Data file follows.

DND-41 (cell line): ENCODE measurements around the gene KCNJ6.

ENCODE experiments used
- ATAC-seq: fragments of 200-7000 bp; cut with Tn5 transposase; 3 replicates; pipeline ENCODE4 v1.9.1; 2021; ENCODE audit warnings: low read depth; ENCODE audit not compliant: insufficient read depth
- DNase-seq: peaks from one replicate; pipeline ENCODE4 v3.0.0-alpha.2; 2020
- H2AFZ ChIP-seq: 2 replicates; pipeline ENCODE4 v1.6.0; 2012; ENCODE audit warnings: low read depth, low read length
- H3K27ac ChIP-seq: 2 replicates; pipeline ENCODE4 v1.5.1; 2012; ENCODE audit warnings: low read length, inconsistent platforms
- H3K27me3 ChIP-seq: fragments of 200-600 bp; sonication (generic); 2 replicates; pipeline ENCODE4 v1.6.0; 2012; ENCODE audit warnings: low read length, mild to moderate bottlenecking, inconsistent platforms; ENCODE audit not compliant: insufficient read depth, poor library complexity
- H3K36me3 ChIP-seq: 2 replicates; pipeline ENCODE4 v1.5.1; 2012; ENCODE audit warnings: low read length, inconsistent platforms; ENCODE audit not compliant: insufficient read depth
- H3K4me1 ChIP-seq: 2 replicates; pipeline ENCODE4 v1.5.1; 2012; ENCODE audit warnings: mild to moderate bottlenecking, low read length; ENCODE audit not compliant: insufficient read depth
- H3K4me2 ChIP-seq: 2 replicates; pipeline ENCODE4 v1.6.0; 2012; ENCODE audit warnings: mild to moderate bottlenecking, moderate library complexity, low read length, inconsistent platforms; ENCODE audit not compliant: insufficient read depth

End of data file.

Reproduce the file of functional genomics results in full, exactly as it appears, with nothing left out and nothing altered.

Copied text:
DND-41 (cell line): ENCODE measurements around the gene KCNJ6.

ENCODE experiments used
- ATAC-seq: fragments of 200-7000 bp; cut with Tn5 transposase; 3 replicates; pipeline ENCODE4 v1.9.1; 2021; ENCODE audit warnings: low read depth; ENCODE audit not compliant: insufficient read depth
- DNase-seq: peaks from one replicate; pipeline ENCODE4 v3.0.0-alpha.2; 2020
- H2AFZ ChIP-seq: 2 replicates; pipeline ENCODE4 v1.6.0; 2012; ENCODE audit warnings: low read depth, low read length
- H3K27ac ChIP-seq: 2 replicates; pipeline ENCODE4 v1.5.1; 2012; ENCODE audit warnings: low read length, inconsistent platforms
- H3K27me3 ChIP-seq: fragments of 200-600 bp; sonication (generic); 2 replicates; pipeline ENCODE4 v1.6.0; 2012; ENCODE audit warnings: low read length, mild to moderate bottlenecking, inconsistent platforms; ENCODE audit not compliant: insufficient read depth, poor library complexity
- H3K36me3 ChIP-seq: 2 replicates; pipeline ENCODE4 v1.5.1; 2012; ENCODE audit warnings: low read length, inconsistent platforms; ENCODE audit not compliant: insufficient read depth
- H3K4me1 ChIP-seq: 2 replicates; pipeline ENCODE4 v1.5.1; 2012; ENCODE audit warnings: mild to moderate bottlenecking, low read length; ENCODE audit not compliant: insufficient read depth
- H3K4me2 ChIP-seq: 2 replicates; pipeline ENCODE4 v1.6.0; 2012; ENCODE audit warnings: mild to moderate bottlenecking, moderate library complexity, low read length, inconsistent platforms; ENCODE audit not compliant: insufficient read depth